What is the Gospel of Mary?
“The only known Gospel that is named after a woman.” (de Boer, listening to beloved disciple p1)
“Few people today are acquainted with the Gospel of Mary. Written early in the second century CE, it disappeared for over fifteen hundred years until a single fragmentary copy in Coptic translation came to light in the late nineteenth century…. Fewer than nine pages of the ancient papyrus survive, which means that about half the Gospel of Mary is lost to us, perhaps forever.” (King p3)
“It is amazing that something so tiny could pack such a punch…. The gospel delivers powerful new revelations on the nature of Jesus’s teachings, the qualifications for apostleship, Mary Magdalene’s clear pre-eminence among the disciples, and the process at work in the early church that would eventually lead to her marginalization.” (Bourgeault p43)
“The Gospel of Mary…provide(s) an intriguing glimpse into the kind of Christianity lost for almost fifteen hundred years. This astonishingly brief narrative presents a radical interpretation of Jesus’ teachings as a path to spiritual knowledge.” (King p3-4)
What’s the message of The Gospel of Mary?
“Mary’s Gospel invites us to grow into the authentic people that we were intended to be, to live up to the image of the “authentic person” who dwells in us.” (Mattison, p37)
“The Mary Magdalene of the Gospel of Mary …. does not just set an example. She does not just bear witness to her own humanity, but to the humanity of all. Christ’s loving concern and his redemptive power can be found in everyone. The human mind with new life breathed into it by him can again be the real ‘pilot of the soul’, the ‘Human Being’ in people. Christ makes clear which powers are behind suffering and confusion: Darkness, Desire, Ignorance and Wrath. He proves these Powers to be powerless. Thus the way upwards can really be taken.” (de Boer, Myth, p124)
“This work is …. a narrative that provides an example of the kind of transformation that happens when one fully engages in a relationship with the Savior and comes to understand his teachings, teachings that may involve actual contemplative practices related to an examination of conscience and meditation on one’s eventual death.” (Saxon p. 151)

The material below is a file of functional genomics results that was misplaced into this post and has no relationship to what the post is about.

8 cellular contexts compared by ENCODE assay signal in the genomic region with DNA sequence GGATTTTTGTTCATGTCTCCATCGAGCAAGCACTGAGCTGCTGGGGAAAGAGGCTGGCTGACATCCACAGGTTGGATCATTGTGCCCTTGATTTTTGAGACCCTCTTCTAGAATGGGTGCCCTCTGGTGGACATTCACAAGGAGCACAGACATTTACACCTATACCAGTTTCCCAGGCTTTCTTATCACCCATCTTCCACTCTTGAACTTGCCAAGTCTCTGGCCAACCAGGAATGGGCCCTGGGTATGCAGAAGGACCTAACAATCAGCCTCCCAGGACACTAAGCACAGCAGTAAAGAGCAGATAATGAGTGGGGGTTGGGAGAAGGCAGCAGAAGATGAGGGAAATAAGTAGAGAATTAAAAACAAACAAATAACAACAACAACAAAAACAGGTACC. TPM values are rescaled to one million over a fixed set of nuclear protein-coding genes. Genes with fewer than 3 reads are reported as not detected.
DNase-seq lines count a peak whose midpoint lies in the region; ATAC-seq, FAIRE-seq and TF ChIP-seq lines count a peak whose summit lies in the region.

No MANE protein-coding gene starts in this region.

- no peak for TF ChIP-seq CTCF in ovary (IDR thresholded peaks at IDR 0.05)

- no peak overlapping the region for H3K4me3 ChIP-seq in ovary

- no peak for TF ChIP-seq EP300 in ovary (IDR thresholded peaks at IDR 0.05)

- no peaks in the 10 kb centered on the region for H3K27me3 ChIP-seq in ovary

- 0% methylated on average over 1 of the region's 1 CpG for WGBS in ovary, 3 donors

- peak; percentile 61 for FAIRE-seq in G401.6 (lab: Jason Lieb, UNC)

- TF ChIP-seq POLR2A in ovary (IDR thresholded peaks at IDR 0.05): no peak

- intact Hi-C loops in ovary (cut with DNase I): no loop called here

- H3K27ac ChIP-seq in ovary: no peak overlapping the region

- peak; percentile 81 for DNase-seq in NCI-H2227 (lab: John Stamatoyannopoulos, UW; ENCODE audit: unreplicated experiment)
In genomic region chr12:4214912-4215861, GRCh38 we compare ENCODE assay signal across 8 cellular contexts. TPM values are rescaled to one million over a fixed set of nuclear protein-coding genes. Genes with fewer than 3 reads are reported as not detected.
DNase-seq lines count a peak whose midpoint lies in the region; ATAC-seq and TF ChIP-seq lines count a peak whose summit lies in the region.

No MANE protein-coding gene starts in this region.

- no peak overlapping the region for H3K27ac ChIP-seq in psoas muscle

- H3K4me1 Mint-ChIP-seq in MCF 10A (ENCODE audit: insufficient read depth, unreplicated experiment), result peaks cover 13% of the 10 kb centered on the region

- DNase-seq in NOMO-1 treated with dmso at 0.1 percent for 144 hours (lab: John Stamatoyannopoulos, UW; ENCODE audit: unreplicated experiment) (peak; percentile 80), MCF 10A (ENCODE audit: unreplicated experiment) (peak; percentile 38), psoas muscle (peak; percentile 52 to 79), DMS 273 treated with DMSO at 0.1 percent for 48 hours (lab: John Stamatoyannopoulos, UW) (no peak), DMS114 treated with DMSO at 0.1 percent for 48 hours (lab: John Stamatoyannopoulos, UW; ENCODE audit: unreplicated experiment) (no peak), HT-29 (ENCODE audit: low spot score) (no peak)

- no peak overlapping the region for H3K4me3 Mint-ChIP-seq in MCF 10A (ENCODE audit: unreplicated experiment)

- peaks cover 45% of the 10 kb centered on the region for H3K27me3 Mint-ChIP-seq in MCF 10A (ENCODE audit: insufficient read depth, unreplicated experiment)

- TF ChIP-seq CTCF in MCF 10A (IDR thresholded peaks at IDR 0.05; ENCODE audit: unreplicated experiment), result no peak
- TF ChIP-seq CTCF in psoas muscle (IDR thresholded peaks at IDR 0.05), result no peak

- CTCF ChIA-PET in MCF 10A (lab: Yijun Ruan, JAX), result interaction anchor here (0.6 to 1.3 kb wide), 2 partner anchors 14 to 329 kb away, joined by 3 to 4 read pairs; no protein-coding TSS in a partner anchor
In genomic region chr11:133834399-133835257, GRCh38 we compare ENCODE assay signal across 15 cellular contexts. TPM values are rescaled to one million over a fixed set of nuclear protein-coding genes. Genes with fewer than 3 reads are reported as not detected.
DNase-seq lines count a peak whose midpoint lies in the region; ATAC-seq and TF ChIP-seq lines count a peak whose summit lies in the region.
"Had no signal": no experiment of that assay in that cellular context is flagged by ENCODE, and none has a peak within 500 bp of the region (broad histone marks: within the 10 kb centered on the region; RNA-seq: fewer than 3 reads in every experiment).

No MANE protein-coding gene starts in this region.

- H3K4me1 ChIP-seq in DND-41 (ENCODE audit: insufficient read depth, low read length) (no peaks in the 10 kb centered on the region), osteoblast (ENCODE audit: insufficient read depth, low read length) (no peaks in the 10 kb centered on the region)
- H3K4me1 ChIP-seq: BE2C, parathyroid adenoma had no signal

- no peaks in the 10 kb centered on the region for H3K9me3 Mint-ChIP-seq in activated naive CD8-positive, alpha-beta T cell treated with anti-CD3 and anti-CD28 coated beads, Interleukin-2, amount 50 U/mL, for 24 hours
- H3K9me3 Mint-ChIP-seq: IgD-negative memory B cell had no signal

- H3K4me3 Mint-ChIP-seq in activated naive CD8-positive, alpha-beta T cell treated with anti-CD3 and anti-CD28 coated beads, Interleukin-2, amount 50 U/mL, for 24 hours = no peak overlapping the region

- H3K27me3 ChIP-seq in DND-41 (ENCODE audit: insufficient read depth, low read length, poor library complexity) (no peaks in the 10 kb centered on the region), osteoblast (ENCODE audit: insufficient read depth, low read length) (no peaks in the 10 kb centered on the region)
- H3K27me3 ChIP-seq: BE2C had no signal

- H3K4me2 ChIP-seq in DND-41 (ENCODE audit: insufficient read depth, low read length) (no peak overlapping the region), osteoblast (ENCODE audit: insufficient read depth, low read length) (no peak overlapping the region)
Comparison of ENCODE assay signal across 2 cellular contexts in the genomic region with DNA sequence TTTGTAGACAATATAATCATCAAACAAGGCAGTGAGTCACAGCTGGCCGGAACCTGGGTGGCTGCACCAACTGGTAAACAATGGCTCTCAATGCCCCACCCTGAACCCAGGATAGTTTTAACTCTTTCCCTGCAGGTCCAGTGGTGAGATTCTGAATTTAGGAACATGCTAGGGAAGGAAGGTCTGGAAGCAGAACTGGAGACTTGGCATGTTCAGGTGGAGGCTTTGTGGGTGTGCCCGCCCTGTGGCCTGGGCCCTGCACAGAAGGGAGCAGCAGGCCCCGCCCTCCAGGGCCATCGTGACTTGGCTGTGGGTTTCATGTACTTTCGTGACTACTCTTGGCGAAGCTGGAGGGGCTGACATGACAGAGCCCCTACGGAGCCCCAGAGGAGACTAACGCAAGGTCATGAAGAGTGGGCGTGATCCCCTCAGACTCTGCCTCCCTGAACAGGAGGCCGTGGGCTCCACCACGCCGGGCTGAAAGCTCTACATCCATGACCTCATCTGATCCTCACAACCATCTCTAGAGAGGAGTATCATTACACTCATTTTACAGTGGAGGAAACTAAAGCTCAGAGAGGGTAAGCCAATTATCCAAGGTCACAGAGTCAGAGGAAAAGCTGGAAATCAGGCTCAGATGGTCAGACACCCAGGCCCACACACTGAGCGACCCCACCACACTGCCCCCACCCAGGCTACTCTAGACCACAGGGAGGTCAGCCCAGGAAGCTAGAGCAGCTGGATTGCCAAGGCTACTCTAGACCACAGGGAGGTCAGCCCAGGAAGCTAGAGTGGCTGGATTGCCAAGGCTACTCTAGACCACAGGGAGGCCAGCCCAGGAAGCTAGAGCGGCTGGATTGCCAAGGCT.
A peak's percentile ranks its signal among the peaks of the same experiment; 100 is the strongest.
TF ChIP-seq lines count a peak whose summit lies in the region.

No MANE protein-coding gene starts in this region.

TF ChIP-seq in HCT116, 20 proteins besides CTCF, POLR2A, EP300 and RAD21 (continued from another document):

“Apostleship does not lie in having been near Jesus, taught or studied with him, or attended the Last Supper. It lies in the inner integration which allows that person to live in continuous communion with the Master in the imaginal meeting ground through the power of a pure heart, so that ‘Thy kingdom come’ is in fact a living reality.” (Bourgeualt p68)
Is The Gospel of Mary an authentic Christian text?
“These Gospels don’t represent a threat to historic Christianity (for better or for worse), but rather a deeper and broader appreciation of what Christianity has to offer. It is in that spirit that Mary’s Gospel is considered here: not as a challenge to Christian faith per se (the author of this Gospel clearly did not see it that way), but as a Christian challenge to overcome the fear and distractions that keep us bound and drag us down in life, an invitation to follow Jesus and find the spiritual rest that releases us from the domination of the world around us. It’s an invitation open to everyone, inside and outside the church, both those who are happy to recite the creeds and those who are so discouraged with institutional religion that they find it difficult to set foot in a church.” (Mattison, p8-9)